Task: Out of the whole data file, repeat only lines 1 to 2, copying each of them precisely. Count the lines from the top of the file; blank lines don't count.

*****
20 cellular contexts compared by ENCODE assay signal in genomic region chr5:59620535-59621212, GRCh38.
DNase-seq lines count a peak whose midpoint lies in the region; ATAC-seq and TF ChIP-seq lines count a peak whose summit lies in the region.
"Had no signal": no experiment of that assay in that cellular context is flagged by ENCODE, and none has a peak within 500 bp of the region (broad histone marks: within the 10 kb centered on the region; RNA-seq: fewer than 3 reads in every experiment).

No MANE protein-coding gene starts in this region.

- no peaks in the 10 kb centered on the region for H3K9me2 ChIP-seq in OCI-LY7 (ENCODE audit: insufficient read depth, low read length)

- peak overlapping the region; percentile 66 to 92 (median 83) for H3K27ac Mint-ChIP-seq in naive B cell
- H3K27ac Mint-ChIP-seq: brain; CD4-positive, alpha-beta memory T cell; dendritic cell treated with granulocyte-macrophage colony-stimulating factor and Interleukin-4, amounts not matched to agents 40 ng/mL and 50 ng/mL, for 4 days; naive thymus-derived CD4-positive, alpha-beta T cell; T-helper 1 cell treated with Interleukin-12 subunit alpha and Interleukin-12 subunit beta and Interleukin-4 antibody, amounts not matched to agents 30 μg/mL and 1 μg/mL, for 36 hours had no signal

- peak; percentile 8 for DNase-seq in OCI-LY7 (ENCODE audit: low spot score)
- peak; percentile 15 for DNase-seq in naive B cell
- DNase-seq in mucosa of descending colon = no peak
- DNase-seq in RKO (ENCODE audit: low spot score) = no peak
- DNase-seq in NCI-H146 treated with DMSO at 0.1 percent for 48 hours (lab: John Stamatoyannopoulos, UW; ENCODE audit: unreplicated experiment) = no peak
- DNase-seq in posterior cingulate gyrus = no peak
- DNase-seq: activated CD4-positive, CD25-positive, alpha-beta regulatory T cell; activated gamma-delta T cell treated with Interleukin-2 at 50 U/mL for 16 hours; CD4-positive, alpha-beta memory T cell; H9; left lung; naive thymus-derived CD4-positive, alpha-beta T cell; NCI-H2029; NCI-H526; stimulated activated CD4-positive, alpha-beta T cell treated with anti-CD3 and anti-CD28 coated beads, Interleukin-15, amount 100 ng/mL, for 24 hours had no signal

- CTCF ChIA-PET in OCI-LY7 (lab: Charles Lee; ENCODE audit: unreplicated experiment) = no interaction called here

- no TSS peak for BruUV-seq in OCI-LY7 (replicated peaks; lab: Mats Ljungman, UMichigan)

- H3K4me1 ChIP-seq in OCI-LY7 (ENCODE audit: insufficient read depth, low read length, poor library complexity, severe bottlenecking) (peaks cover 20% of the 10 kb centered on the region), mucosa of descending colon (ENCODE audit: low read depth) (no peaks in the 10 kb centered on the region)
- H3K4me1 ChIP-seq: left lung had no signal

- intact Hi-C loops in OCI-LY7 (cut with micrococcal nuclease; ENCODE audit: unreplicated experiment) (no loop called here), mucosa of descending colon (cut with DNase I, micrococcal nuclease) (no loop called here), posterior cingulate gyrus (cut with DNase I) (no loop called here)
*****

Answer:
20 cellular contexts compared by ENCODE assay signal in genomic region chr5:59620535-59621212, GRCh38.
DNase-seq lines count a peak whose midpoint lies in the region; ATAC-seq and TF ChIP-seq lines count a peak whose summit lies in the region.